Waiter Job Description
Waiters serve food and drinks in a commercial dining setting. Although serving patrons their orders is their primary responsibility, they do have other duties. They’re responsible for collaborating with the kitchen staff to ensure order accuracy, and they’re also responsible for building rapport with patrons to drive return business. Waiters are a dining establishment’s sales team. This is a great position for those who thrive in a fast-paced environment. Waiters are constantly on the move and spend most of their shift on their feet, especially if they work for a busy establishment. The duties and level of professional demeanor required varies depending on the type of dining establishment. Fine dining often requires formal dress and a stoic demeanor. Waiters at casual dining establishments and on cruise ships tend to dress more casually and have cheerful demeanors. The busiest days for fine dining establishments are weekends, so most waiters have to work nights and weekends.
When waiters first start out, they work under the supervision of a senior waiter. Both junior and senior waiters work under the head waiter. According to the National Bureau of Labor Statistics, demand for waiters is set to grow 7 percent through 2026.
Waiter Duties and Responsibilities
Waiters do much more than just serve food and drinks. We researched waiter job descriptions to come up with the following list of the most common waiter duties and responsibilities:
Set up and Close Down Dining Areas
Waiters set up the dining area each morning and close it down each night. This involves setting tables, placing silverware, vacuuming rugs, mopping floors, and other kinds of general housekeeping tasks.
Once a hostess seats the patrons, the waiter takes over using a positive, upbeat demeanor and inviting body language to build quick rapport with their patrons.
Inform Patrons of Specials
Waiters participate in team meetings each day to learn and memorize the day’s specials. They have to be able to talk about these specials in a way that entices patrons to order. This also includes having a deep knowledge of the menu to provide recommendations when asked.
Take and Place Patron Orders
Waiters take the orders of patrons using an order sheet, though some experienced waiters do it completely through memory. They then go to the kitchen and place the order with kitchen staff. They have to communicate clearly to make sure orders are accurate.
Serve Food and Drinks to Patrons
Once the food is ready, waiters bring it to the patrons. This requires strong prioritization skills to make sure all tables get their food in a timely manner and while it’s hot. Waiters are also responsible for checking in on their tables throughout their dining experience to replenish drinks and take additional orders.
Manage Patron Concerns
Waiters have the power to amplify or de-escalate a situation with a dissatisfied customer. In order to provide the best patron experience, waiters must handle a request for food to go back to the kitchen with a positive and apologetic attitude.
Waiters learn through on-the-job training, such as how to correctly load and carry a tray, as well as techniques for memorizing orders. They also learn how to use POS software to process customer bills. Good waiters maintain a positive demeanor—even when dealing with a less-than-nice patron. In addition, the following core skills are needed to obtain employment:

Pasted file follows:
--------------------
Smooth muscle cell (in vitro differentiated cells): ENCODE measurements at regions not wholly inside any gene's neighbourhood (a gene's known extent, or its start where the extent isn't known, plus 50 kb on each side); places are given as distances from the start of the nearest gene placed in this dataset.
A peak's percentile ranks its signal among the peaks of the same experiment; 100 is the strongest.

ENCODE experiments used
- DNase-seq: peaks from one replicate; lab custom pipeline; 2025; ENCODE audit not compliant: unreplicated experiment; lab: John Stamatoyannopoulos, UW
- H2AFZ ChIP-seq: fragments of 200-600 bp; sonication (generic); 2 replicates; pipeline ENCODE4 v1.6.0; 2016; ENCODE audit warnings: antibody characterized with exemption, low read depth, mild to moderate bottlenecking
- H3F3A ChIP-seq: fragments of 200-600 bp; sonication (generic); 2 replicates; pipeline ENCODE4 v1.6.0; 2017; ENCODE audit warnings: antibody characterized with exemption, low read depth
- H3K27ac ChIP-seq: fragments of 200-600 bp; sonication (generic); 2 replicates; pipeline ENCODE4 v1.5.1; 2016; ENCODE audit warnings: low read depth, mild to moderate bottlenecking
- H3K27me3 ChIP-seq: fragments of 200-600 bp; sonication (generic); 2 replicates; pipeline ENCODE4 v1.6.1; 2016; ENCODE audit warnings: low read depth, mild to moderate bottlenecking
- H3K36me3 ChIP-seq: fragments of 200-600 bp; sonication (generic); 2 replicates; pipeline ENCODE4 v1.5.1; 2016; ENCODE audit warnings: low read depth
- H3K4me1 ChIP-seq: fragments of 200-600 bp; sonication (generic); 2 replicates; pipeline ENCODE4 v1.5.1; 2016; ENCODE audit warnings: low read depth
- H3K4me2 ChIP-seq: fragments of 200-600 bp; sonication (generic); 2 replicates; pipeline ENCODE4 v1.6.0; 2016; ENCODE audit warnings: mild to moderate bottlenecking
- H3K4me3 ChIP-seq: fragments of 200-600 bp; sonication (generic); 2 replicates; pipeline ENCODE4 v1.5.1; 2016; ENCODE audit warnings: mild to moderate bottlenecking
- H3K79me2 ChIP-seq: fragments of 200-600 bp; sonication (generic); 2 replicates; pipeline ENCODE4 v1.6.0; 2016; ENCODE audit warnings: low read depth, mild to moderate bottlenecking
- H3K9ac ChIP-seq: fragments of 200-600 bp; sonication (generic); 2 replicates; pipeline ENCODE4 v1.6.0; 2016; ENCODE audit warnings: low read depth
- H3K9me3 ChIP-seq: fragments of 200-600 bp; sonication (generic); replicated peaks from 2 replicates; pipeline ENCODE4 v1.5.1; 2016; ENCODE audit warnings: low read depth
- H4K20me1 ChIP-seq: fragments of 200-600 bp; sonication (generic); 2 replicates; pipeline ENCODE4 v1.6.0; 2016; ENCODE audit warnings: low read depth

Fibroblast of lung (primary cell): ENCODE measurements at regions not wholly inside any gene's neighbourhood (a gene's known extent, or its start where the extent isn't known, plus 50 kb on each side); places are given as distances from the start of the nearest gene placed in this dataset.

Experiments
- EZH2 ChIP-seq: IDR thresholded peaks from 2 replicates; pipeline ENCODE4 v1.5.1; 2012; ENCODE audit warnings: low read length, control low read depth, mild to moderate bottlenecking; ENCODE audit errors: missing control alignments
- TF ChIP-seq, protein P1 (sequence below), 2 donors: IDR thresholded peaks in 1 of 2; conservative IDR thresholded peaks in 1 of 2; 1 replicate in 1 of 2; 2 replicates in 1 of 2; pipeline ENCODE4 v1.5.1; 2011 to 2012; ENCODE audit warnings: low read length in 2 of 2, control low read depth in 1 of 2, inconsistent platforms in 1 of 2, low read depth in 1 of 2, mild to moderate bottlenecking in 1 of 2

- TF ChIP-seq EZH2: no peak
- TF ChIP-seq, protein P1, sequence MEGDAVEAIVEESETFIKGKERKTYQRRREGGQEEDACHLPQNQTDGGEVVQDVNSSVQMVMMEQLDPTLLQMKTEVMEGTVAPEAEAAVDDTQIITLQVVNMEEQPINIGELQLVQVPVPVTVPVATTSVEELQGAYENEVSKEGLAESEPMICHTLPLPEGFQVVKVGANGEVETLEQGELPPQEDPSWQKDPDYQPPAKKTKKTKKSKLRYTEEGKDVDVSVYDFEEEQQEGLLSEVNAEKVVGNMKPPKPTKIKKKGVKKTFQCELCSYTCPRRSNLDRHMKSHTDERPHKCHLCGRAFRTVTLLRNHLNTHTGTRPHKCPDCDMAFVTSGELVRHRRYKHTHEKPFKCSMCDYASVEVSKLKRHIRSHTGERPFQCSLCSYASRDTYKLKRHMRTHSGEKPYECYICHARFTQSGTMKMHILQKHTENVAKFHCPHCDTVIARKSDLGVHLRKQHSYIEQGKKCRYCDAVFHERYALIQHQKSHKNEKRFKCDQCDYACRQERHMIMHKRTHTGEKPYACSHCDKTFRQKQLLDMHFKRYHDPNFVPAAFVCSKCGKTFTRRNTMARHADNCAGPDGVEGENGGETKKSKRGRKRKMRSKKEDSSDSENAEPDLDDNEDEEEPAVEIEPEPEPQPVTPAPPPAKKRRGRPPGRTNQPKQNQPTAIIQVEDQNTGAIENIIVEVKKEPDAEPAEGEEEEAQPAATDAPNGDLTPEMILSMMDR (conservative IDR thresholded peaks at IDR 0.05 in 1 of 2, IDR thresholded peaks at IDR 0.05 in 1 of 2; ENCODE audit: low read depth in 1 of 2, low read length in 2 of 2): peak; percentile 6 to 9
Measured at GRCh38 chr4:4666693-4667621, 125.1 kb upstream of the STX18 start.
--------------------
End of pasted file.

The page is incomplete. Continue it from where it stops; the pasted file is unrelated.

- Memorizing daily specials and selling them to patrons
- Encouraging add-on items, such as drinks and desserts, through product knowledge and sales skills
- Collaborating with kitchen and bus staff to ensure order accuracy and cleanliness of dining areas
- Using prioritization and multitasking skills to make sure no patrons go too long without service
- Improving the experience of a dissatisfied customer by offering reasonable ways to fix the situation
Waiter Education and Training
Waiters do not need any formal education to get a job. Virtually everything they need to know is acquired through on-the-job-training. High-end restaurants typically prefer waiters with experience, so it takes a couple of years to work up to this level. These are the waiter positions that pay the most. A food handler card is required to be a waiter in some states.
According to Glassdoor, the national average salary for waiters is $16,569. Those in the top 10 percent make above $32,000, while those in the bottom 10 percent make below $6,000. This wide range is due to the fact that waiters make most of their money off of tips, which means a lot of establishments pay a lower base wage.
The following resource list was put together for those who want to use the role of waiter to build a career within the restaurant industry:
Waiter’s World – Run by Paul Paz, This organization is dedicated to raising the status of waiter to a professional level. Though it is a small organization, the website sports a great training section.
Waiter Wallet – This is the website of an ordering book that enhances a waiter’s organization. It has a spot for money, order slips, and a menu cheat-sheet on the flap.
The Restaurant Managers’ and Waiters’ Guidebook – This book covers everything waiters need to know to do their jobs successfully. It also contains a ton of information on managing a restaurant, so it is good for waiters who want to progress within the restaurant industry.
Remarkable Service – The Culinary Institute of America is a standard-setter in the foodservice industry. This book is an all-encompassing guide to perfecting service skills.
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